Developing State-Based Recommendation Systems for Golf Training; Sports Analytics: An ethical assessment of current regulations, current sources of risk, and future sources of risk

Flores, Alanna, School of Engineering and Applied Science, University of Virginia
Foley, Rider, University of Virginia

Athletes around the world are currently facing a daunting professional choice: whether to sign away rights of use and ownership of massive swaths of their own personal information to be able to optimize their game playing, and to benefit the big business of sports, or to attempt to maintain privacy and personal retention of information such as health records, genetic material, game stats over the years etc., possibly at a risk that they will be left behind as the industry moves forward with all of this data-driven “optimizing”. It is apparent that more often than not, athletes are pressured to sign away their personal data without being fully informed of all of the likely outcomes of this action, both positive and negative. This research concludes that the implementation of this new technology has been rushed into and accepted widely by the industry in the race to get ahead of competitors, often without taking proper precautions to ensure that data-driven analytics used will also protect players.The application of big data intended to streamline problem solving in the world of sports has recently transformed much of the industry in the name of efficiency, and often without taking full consideration of the negative or concerning outcomes of its usage. Less considered than the optimum upsides of “what new heights can be achieved with this information” are “who holds ownership of this information” and “what are the ethical implications of using it in this way?” In short, this STS research aims to consider how this new technology could be implemented in a way such that it does not also harm those it aims to benefit.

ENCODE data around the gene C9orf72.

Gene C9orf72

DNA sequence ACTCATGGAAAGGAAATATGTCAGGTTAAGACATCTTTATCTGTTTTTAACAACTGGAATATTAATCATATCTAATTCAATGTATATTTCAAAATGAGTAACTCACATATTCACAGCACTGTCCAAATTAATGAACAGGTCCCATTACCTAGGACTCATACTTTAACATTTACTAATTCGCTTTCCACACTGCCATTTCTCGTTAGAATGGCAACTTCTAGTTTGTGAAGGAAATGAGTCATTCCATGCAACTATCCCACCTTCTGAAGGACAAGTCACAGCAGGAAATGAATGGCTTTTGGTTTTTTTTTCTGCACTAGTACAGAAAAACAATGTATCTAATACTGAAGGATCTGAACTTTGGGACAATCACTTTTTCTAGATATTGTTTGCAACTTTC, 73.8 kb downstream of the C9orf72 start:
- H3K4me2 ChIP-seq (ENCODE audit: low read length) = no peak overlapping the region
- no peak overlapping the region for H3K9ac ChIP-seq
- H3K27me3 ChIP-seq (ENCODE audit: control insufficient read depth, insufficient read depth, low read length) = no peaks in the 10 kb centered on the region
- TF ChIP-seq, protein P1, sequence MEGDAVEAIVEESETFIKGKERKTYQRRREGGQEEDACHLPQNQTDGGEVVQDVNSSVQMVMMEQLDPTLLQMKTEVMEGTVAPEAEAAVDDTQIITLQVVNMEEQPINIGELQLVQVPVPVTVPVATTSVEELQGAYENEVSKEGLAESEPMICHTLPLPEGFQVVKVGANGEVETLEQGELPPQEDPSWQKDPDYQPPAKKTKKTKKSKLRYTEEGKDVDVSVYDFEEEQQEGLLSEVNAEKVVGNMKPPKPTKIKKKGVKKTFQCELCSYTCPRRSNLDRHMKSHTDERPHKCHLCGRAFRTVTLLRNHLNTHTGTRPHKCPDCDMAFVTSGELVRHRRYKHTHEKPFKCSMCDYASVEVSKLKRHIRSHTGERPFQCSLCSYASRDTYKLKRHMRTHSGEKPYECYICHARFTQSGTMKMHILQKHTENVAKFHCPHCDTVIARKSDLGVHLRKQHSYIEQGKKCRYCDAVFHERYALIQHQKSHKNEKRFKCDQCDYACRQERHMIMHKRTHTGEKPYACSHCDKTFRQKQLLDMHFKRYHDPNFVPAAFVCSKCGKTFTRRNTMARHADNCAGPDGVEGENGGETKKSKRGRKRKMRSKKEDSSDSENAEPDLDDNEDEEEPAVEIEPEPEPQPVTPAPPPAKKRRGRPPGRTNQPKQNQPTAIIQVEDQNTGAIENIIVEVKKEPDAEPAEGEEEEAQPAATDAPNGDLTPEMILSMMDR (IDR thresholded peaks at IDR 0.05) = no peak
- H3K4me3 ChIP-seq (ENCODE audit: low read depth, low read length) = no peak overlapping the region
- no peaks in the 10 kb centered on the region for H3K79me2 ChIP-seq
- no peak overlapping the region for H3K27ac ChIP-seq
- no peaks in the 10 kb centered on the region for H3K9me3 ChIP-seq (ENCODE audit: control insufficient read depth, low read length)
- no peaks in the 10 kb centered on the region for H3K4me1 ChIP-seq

It is important to consider what negative effects will evolve from this technology before it becomes so integrated that no amount of regulation or recall could stop misuse and athletes are forced to give up all of their rights to have a successful career at the highest level. Requiring stakeholders to integrate anticipatory governance to their work at the outset would require those entities to operate more responsibly, as they will be held accountable by a defined regulatory framework before even putting it into use. Using a comprehensive case study and regulation review I will identify sources of risk and need for more concrete and specific regulation. The review of the current regulation surrounding the technology will assess the accompanying ethical pitfalls that are not currently addressed. The research will include an analysis of future horizons of this technology’s evolution and possible hazards for athletes. Finally, recommendations to improve these issues will be provided. Revolutionizing the field of sports analytics to promote a protection of athlete’s rights will aid in ethically implementing the use of analytics in other industries in the future.

BS (Bachelor of Science)
Sports Analytics, Anticipatory Governance

School of Engineering and Applied Sciences
Bachelor of Science in Major
Technical Advisor: William Scherer
STS Advisor: Rider Foley
Technical Team Members: Kelly Roher, Jacob Ziller, Christopher Kaylor, Orlando Jimenez

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